A few of my favorite things

At this time of year, when we should all pause to reflect on the things for which we’re thankful, can the TV guy get in on the action?

Unlike some TV critics who take their title far too literally, I love this medium. Always have. Long before the notion of an “electronic babysitter” was deemed a parental sin, my mom routinely plunked me in front of our black-and-white set (yes, I’m that old) while she went about her housework. I’m convinced that I learned to read by the age of 3 by hearing announcers intone the words I saw on the screen during commercials. Today, the dominant piece of furniture in my house is my beloved 50-inch Mitsubishi, which is never off when I’m in. You want to see a grown man go into a panic attack? Let me misplace my remote for more than 10 seconds.

Now there are a lot of TV people, productions and problems that bring out the crank in me, but let’s save those for another time. ’Tis the season to be jolly, right? So allow me to list a few of my favorite tele-things:

Dick Wolf: NBC’s Law & Order has been the best written, best acted franchise for so long that we tend to take it for granted. But Wolf — a Marine drill sergeant of an executive director — keeps three series (and sometimes four) churning at peak quality. How successful is his formula? Law & Order is the only show in television history to replace every member of its original cast and still remain a consistent hit.

Richard Belzer: For transferring his snarky Detective John Munch character from Homicide: Life on the Street to five other prime-time series, finally settling on Law & Order: Special Victims Unit without missing a wisecrack.

Huel Perkins: My main man. The classiest act on Detroit TV.

TNT’s Prime Time in the Daytime.

Jay Leno’s monologues — and “Headlines” on Monday nights.

Cheaters: Long ago replaced Jerry Springer as TV’s guiltiest pleasure.

The American Experience: A fascinating slice of our history every Monday, told with depth and flair. Because Channel 56 rebroadcasts its prime-time shows in late night, I sometimes watch it twice. It may be my favorite show.

Turner Classic Movies.

Glenda Lewis: It’s not customary for the camera to make love to a TV news anchor. Glenda glows.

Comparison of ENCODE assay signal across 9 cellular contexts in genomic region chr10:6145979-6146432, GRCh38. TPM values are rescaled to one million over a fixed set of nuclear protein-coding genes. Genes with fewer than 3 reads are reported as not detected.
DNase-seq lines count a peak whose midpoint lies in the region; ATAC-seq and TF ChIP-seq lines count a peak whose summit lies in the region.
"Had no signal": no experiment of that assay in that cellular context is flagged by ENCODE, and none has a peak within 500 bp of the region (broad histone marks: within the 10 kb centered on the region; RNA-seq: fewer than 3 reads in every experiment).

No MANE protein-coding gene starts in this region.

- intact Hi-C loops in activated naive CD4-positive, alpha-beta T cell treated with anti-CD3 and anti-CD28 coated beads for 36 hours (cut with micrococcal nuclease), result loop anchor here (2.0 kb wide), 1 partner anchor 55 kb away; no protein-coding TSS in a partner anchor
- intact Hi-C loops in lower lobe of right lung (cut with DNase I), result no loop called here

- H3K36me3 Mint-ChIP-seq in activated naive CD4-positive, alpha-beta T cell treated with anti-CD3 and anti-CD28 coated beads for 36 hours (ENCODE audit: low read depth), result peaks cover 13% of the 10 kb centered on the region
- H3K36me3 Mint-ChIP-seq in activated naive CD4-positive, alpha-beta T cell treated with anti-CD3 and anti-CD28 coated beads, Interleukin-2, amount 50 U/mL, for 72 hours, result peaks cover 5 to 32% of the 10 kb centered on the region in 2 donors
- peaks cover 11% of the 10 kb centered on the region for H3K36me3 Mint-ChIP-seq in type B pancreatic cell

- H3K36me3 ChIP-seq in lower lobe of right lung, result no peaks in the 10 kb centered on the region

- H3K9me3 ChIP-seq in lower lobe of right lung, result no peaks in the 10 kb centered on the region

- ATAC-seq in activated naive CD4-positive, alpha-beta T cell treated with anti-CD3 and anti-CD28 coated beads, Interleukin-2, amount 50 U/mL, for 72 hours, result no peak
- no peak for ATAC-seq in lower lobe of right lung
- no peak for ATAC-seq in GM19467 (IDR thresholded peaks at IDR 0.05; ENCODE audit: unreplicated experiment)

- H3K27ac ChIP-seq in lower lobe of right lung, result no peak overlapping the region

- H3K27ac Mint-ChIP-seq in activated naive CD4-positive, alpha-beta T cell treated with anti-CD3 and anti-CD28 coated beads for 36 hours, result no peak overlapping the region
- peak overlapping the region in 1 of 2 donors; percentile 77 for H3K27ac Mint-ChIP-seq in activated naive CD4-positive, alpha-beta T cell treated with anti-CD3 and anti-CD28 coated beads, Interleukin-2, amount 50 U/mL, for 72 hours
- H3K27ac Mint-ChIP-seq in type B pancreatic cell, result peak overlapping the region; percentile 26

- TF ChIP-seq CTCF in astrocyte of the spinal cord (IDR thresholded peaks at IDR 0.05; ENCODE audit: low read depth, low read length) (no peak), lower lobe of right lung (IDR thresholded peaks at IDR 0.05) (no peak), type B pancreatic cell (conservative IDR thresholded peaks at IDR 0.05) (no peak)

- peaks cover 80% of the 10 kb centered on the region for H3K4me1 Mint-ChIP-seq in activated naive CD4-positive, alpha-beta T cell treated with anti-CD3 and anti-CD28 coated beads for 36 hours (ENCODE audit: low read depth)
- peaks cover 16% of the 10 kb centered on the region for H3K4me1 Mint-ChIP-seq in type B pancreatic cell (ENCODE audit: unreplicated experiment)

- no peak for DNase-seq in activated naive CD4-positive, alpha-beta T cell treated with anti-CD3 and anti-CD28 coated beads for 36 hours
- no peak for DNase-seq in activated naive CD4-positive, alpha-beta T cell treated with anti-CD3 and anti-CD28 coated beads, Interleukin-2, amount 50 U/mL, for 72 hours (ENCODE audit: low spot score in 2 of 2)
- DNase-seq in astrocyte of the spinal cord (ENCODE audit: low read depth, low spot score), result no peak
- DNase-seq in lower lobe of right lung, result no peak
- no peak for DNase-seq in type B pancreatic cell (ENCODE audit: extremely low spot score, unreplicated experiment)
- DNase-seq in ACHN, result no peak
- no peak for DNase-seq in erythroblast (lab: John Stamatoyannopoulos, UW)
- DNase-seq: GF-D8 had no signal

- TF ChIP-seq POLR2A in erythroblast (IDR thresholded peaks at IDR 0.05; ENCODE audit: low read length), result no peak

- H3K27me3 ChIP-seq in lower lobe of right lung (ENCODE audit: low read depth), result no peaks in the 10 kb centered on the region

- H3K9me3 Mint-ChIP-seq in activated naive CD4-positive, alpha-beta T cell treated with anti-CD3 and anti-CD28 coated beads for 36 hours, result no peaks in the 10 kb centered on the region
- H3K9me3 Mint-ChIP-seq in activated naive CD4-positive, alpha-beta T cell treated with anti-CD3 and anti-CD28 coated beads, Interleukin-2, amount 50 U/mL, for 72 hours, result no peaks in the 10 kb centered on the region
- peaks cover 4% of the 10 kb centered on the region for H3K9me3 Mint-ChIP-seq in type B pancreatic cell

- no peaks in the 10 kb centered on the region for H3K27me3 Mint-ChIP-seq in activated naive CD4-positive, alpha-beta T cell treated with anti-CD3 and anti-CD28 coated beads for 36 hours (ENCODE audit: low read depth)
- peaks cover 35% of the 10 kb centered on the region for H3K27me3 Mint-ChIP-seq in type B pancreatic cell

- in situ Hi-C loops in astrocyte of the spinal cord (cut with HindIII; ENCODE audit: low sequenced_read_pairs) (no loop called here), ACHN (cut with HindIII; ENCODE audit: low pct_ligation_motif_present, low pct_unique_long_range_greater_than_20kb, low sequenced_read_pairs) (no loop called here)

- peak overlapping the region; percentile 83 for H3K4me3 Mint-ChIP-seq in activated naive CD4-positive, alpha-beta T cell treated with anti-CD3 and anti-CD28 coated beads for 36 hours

Ted Talbert documentaries: Way too few and far between.

Channel 4’s “Night Cam”: What a great gimmick. And I can’t pinpoint reporter Tim Pamplin’s accent — is that West Side?

Deena Centofanti’s eyes.

Charles Pugh’s tailor.

Oprah: For all the reasons.

Judge Greg Mathis: For giving Detroit some solid props on the national stage, and for presiding over the most bizarre parade of litigants on any syndicated courtroom show.

Wentworth Miller: I interviewed him years ago when he starred as a young Anthony Hopkins in the movie The Human Stain, and I couldn’t be happier for his breakout success (no pun intended) this season in FOX’s Prison Break. What a nice, unaffected chap. (He is British, you know.)

Real Time with Bill Maher: Now there’s a news show.

Guy Gordon: For his market resiliency, longevity and consummate professionalism. Channel 4 has an embarrassment of riches by using him in the mornings.

Geena Davis: In her best role ever, this Commander in Chief gets my vote in any election.

Jackie Paige: The best traffic reporter in Detroit by a freeway mile (who is that high school senior they’re using on 7?), and her hair is the eighth wonder of the world.

Erik Smith: The epitome of Old School TV, casual and controlled. Handles the early-morning news like he’s rolling out of bed — which is great, since most of us really are — as smoothly as the Motown background vocals he used to sing.

Marilyn Milian: A smart, powerful, staccato-tongued redhead with Cuban roots and a smile that outshines neon. For my money, the People’s Court presiding judge is the sexiest woman on television.